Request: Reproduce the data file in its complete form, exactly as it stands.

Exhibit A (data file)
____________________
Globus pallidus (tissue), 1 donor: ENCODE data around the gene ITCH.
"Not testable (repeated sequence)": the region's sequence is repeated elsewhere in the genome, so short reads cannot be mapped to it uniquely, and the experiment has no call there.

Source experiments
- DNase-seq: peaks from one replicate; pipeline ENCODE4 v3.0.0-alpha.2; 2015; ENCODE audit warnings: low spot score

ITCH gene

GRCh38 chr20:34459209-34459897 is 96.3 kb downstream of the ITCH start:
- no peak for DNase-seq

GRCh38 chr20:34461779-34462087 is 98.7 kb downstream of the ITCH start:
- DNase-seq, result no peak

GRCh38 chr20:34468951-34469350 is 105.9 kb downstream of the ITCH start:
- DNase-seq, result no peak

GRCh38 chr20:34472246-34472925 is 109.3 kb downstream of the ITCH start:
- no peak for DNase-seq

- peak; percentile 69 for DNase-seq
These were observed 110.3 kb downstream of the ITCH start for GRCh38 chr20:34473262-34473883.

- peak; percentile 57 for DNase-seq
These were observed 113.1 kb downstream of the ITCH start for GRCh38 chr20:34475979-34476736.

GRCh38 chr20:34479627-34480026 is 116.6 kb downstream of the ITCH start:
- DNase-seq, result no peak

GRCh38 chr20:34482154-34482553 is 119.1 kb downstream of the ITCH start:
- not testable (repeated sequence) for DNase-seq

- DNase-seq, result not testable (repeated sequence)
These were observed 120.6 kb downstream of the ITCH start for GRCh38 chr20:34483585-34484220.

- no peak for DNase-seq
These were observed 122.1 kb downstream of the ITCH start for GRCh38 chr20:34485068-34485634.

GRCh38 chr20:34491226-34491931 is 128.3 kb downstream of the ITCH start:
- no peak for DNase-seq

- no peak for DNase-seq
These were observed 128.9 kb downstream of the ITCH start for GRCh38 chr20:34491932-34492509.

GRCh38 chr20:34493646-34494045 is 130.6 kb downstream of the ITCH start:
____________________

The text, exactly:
Globus pallidus (tissue), 1 donor: ENCODE data around the gene ITCH.
"Not testable (repeated sequence)": the region's sequence is repeated elsewhere in the genome, so short reads cannot be mapped to it uniquely, and the experiment has no call there.

Source experiments
- DNase-seq: peaks from one replicate; pipeline ENCODE4 v3.0.0-alpha.2; 2015; ENCODE audit warnings: low spot score

ITCH gene

GRCh38 chr20:34459209-34459897 is 96.3 kb downstream of the ITCH start:
- no peak for DNase-seq

GRCh38 chr20:34461779-34462087 is 98.7 kb downstream of the ITCH start:
- DNase-seq, result no peak

GRCh38 chr20:34468951-34469350 is 105.9 kb downstream of the ITCH start:
- DNase-seq, result no peak

GRCh38 chr20:34472246-34472925 is 109.3 kb downstream of the ITCH start:
- no peak for DNase-seq

- peak; percentile 69 for DNase-seq
These were observed 110.3 kb downstream of the ITCH start for GRCh38 chr20:34473262-34473883.

- peak; percentile 57 for DNase-seq
These were observed 113.1 kb downstream of the ITCH start for GRCh38 chr20:34475979-34476736.

GRCh38 chr20:34479627-34480026 is 116.6 kb downstream of the ITCH start:
- DNase-seq, result no peak

GRCh38 chr20:34482154-34482553 is 119.1 kb downstream of the ITCH start:
- not testable (repeated sequence) for DNase-seq

- DNase-seq, result not testable (repeated sequence)
These were observed 120.6 kb downstream of the ITCH start for GRCh38 chr20:34483585-34484220.

- no peak for DNase-seq
These were observed 122.1 kb downstream of the ITCH start for GRCh38 chr20:34485068-34485634.

GRCh38 chr20:34491226-34491931 is 128.3 kb downstream of the ITCH start:
- no peak for DNase-seq

- no peak for DNase-seq
These were observed 128.9 kb downstream of the ITCH start for GRCh38 chr20:34491932-34492509.

GRCh38 chr20:34493646-34494045 is 130.6 kb downstream of the ITCH start: